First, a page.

“How I Became a Spy,” by Deborah Hopkinson, is a World War II mystery with an exciting plot, factual details, believable/empathic characters, and examples of ciphers that will be fun to figure out with young readers.
Special Operations Executive agents (SOE), who volunteered to go to Europe as spies prior to the Allied Invasion, provide the informational backdrop of the novel. These brave souls sent back messages, ciphers, in code. Many of the agents were women, like Violette who’s fictionalized in Hopkinson’s book.
The main character is Bertie Bradshaw, a 13-year-old civil defense volunteer. His sidekick is his dog, Little Roo, trained to find victims in the rubble. The action kicks off when they happen onto a young woman lying in an alley. Bertie hurries to cover her with his coat, and takes off to report the incident. When officers go to find her, she’s disappeared.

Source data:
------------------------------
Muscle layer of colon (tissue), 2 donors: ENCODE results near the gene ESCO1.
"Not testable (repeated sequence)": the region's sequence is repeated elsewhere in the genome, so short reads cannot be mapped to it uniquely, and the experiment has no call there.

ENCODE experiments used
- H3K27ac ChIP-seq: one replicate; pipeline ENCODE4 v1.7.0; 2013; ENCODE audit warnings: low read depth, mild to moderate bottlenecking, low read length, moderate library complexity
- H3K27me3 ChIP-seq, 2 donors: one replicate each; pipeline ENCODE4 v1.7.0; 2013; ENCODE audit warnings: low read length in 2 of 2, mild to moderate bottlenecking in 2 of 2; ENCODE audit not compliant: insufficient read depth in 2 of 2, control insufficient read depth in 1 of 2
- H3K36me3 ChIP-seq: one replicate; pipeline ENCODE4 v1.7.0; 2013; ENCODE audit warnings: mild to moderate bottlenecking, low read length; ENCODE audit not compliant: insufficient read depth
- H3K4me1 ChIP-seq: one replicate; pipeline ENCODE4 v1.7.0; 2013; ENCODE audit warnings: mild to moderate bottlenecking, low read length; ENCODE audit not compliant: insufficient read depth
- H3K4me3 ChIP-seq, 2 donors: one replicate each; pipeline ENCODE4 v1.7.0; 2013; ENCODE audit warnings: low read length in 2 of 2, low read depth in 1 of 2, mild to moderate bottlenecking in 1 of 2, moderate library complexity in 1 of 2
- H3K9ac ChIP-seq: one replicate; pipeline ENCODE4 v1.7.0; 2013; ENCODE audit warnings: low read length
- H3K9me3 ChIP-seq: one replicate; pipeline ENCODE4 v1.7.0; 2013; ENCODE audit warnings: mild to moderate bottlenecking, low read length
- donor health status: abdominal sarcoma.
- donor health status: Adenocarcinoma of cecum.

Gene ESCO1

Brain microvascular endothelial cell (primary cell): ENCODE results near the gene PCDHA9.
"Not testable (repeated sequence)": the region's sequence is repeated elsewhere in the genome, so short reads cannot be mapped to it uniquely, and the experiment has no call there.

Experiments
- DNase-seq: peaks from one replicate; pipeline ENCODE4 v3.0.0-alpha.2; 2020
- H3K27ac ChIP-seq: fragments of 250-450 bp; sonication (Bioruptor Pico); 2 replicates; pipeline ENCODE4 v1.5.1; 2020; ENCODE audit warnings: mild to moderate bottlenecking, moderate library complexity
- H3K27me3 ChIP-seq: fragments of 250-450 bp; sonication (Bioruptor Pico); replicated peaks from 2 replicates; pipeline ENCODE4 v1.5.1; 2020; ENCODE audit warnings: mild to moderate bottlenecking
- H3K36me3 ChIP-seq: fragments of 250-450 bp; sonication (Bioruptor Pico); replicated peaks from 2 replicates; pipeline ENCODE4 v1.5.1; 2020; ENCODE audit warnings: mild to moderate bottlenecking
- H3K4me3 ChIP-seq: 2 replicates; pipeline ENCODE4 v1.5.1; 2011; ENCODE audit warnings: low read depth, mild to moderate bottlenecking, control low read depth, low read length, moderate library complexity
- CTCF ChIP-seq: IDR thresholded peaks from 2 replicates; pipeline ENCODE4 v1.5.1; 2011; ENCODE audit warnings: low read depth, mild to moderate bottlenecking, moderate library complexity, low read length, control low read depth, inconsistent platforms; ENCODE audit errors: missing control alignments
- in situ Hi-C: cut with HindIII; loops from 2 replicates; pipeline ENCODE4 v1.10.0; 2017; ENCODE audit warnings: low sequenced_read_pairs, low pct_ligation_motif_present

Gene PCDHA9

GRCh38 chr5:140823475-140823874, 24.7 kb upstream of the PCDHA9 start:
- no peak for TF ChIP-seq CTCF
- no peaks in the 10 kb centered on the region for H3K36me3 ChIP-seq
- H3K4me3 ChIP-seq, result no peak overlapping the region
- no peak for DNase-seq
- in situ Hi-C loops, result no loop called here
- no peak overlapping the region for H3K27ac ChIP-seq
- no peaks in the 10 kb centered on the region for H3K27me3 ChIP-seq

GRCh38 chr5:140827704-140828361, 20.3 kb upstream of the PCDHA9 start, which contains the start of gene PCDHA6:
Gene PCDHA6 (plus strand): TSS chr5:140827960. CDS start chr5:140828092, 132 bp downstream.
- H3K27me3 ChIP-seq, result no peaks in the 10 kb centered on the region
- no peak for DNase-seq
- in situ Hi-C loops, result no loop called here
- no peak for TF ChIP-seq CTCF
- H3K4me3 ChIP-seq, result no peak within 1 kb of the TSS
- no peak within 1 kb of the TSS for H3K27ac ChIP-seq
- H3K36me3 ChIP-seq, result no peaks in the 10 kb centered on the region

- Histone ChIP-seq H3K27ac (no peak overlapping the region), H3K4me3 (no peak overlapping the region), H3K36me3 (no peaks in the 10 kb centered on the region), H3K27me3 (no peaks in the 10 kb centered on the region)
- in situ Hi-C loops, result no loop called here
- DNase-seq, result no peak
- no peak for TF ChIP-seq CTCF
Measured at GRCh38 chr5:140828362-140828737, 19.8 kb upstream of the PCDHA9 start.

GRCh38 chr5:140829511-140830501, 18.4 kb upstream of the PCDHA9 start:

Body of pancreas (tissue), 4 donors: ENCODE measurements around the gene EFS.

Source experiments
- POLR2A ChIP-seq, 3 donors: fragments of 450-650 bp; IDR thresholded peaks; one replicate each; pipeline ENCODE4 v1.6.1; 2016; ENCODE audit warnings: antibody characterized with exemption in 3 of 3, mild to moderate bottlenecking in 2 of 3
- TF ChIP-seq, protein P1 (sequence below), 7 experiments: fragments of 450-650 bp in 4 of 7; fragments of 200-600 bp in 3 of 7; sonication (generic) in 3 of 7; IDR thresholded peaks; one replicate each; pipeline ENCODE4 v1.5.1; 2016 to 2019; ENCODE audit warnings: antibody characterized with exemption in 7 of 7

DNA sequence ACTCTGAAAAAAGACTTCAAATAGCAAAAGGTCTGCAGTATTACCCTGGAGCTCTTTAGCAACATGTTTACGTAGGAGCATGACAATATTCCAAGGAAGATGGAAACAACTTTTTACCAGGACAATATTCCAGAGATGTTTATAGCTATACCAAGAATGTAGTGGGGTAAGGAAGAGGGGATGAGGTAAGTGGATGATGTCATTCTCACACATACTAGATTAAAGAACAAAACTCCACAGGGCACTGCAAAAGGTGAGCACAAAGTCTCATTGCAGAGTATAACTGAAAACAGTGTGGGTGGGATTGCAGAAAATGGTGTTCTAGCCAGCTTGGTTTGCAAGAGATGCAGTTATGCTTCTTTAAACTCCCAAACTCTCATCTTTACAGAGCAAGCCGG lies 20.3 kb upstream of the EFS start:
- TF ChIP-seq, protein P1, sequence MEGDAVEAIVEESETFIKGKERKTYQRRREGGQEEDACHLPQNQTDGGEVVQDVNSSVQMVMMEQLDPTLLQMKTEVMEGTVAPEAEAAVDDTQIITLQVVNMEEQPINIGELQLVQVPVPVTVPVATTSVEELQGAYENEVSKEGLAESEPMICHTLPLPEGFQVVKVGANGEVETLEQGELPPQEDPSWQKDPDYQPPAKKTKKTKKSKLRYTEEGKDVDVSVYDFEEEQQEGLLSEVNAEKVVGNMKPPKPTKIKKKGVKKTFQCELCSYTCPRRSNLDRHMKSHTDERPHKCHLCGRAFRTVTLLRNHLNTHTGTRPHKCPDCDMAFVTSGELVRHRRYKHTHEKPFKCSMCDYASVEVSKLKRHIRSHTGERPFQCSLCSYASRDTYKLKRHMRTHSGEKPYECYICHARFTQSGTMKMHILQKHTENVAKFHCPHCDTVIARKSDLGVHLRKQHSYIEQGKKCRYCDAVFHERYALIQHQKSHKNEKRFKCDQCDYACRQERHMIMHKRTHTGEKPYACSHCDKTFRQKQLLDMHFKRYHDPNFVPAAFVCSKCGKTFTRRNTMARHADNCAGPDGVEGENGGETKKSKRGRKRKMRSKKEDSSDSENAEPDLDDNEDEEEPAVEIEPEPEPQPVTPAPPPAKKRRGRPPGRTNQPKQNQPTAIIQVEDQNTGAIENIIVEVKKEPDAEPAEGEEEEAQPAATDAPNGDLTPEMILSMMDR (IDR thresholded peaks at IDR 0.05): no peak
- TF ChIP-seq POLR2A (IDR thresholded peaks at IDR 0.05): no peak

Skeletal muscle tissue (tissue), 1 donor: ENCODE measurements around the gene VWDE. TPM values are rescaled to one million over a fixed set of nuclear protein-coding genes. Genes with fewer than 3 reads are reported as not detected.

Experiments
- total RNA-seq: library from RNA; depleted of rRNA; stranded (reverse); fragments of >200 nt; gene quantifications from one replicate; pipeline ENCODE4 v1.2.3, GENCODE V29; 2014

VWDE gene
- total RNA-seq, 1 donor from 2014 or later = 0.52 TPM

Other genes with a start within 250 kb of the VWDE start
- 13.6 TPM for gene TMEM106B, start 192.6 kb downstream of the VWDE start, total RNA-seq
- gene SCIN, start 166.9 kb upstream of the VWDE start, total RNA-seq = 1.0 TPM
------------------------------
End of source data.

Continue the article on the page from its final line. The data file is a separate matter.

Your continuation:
So begins the complicated task of locating Violette before a double agent blows the whistle on the Allied Forces’ mission to invade France. This plan is hinted at in ciphers in Violette’s notebook, which Bertie finds on the street after he nearly runs into Eleanor on his bike. She’s a spunky American, just Bertie’s age, a key player in the spy caper, along with David, a Jewish pal of Bertie’s.
The three comprise a formidable team of sleuths in this fast-moving book that only slows when readers try to untangle the ciphers, a pleasant diversion that could turn into a family project. Hopkinson, a personal favorite, scores high marks with “How I Became a Spy,” chock full of references to Sherlock Holmes and direct quotes from the SOE agents’ manual. Get crackin’.
Third grade through seventh.